Maria Salomea Skłodowska Curie; or, Marie Curie, November 7, 1867-July 4, 1934.
Aplastic anemia resulted from her years of exposure to radiation as a physicist and chemist.
The curie (symbol Ci) is a unit of measurement of radioactivity.
Caught between a land partitioned amongst three empires
and a land that only claimed what others sought to claim
when others sought to claim it—
elements are born of mind and earth,
are separated when nations are not,
are named in lieu of independence.
Women will fight their way out from under
crushing glass that presses overhead, will prevail despite war,
despite atheism in a time of god, xenophobia to falsely accuse,
man’s irrefutable incontrovertible knowledge
that breasts can only wink, not think.
A refusal to patent a discovery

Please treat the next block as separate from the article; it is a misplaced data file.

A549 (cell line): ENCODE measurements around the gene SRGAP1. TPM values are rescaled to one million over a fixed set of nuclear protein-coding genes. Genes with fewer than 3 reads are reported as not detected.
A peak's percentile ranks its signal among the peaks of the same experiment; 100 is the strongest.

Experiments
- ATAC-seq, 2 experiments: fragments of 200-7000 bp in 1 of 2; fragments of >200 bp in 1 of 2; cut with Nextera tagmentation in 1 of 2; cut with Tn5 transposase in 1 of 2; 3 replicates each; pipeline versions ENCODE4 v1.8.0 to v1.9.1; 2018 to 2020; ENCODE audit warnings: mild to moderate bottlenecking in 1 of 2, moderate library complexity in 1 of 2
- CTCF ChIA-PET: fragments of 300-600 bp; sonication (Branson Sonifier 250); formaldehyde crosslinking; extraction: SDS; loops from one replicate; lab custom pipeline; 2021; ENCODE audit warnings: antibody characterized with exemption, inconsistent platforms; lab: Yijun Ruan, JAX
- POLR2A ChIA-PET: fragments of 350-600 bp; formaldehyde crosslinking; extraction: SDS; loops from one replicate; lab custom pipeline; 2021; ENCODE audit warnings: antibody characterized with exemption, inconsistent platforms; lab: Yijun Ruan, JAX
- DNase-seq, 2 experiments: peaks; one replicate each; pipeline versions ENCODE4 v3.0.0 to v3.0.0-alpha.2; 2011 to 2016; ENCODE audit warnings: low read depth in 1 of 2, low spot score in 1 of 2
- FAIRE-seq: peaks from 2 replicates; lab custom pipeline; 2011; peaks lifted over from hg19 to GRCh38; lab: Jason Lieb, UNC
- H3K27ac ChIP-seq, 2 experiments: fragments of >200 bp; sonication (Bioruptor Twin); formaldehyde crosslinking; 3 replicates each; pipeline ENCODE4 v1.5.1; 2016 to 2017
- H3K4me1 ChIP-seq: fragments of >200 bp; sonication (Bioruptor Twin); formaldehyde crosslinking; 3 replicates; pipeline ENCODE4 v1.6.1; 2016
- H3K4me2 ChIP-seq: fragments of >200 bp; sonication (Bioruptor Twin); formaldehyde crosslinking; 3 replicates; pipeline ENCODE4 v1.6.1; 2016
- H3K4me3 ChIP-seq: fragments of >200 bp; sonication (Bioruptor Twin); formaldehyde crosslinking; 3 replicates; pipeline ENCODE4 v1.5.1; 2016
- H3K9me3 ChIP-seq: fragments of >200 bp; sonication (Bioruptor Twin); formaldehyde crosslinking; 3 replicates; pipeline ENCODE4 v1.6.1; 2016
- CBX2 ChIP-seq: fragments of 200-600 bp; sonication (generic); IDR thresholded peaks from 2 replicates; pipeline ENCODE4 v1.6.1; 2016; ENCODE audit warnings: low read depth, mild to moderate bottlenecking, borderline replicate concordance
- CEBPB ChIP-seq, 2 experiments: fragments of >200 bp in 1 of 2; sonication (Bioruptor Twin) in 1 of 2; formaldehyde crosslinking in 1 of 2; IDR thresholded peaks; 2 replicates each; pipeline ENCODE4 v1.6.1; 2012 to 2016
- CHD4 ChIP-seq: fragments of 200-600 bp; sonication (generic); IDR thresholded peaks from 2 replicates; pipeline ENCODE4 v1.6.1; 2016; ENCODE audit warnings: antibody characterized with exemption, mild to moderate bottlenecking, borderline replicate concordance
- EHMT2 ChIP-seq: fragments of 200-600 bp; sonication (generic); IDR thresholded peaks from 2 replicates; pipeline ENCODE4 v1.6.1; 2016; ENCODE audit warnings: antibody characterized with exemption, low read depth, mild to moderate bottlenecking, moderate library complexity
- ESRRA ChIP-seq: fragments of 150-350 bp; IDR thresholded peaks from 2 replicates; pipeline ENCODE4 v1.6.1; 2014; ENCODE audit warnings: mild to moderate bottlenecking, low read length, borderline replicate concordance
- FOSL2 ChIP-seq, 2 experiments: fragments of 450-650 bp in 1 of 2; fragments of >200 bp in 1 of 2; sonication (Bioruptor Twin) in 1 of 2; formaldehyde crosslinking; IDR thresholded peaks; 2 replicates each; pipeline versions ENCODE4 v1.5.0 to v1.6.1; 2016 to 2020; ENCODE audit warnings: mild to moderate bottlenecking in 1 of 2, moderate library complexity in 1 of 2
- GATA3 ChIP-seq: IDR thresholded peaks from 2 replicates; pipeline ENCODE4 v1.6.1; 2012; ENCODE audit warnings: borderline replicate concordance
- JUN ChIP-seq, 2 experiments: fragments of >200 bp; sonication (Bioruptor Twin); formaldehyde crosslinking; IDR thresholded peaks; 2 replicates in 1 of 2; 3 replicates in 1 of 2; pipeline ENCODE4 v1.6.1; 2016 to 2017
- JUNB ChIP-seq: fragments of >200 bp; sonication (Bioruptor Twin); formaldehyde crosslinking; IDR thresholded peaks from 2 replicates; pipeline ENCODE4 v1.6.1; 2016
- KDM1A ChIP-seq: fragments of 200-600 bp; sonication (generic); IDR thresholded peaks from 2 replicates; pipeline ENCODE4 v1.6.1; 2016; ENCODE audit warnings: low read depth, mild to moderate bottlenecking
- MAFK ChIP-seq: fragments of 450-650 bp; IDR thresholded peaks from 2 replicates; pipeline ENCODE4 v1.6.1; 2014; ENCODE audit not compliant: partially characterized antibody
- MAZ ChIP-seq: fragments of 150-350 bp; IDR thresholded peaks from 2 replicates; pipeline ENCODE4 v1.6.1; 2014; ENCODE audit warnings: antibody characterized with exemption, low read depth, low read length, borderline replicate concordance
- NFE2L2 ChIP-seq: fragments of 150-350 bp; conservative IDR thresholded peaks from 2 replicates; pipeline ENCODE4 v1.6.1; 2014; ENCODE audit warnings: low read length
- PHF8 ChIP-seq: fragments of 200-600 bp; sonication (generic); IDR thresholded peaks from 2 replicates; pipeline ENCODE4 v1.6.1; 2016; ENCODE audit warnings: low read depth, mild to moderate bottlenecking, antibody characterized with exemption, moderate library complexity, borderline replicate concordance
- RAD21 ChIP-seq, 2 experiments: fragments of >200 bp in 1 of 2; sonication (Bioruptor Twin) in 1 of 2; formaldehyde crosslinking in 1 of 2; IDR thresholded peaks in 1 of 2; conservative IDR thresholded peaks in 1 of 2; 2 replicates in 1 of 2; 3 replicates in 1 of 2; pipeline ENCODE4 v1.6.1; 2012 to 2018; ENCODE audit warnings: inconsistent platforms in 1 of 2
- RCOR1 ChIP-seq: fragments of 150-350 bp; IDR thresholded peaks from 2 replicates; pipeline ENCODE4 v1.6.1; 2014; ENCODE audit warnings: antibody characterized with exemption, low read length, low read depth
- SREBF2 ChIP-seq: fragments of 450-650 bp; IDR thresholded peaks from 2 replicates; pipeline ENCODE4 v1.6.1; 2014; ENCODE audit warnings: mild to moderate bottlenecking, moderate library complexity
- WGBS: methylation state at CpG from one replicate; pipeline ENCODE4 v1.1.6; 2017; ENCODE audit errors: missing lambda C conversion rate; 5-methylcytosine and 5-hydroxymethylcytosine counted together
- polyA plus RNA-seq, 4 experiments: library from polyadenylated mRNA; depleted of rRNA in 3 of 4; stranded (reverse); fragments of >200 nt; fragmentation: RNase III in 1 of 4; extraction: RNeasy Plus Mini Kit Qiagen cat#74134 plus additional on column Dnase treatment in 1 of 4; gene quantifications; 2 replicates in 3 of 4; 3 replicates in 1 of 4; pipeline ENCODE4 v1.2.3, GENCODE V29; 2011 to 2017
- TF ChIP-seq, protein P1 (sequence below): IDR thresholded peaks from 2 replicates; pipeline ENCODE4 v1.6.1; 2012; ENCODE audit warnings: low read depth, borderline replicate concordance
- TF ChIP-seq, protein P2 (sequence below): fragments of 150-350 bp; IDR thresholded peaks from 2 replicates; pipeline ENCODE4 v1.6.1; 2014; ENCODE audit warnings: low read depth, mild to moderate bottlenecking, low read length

so that science may not be hindered—
perhaps the highest discovery: the greater good.
The firsts would be turned down, gold medals
exchanged for war funds, prize money doled to friends—
while the breath sneaks in radiation.
Cold winters go uninsulated, yet isolated as isotopes;
body collapses from hunger, depression, yet still clutches
test tubes in a shed unventilated, unwaterproofed.
A woman cannot give a speech. A woman cannot
take the chair. A woman cannot get the job.
A woman cannot make the academy list.
But a man’s greatest discovery is his wife;
a woman discovers herself.
In tons of ore, she is discovered. In thousands of miles
for one gram of radium. In pitchblende, torbernite,
thorium, in radiography units
injecting infected tissues on the frontlines,
years before cancer knew it needed
a woman’s touch. But
curiosity kills more than cats: to learn the unknown
one cannot come back from the knowledge.
It eats through a brain, a body, healthy tissue once its ally;
it endures past the flesh. To touch the glass test tube
that would shatter the glass ceiling, a woman’s worth
outlasts the sacrifice—cannot be measured in curies,
disintegrations per minute,
decays per second.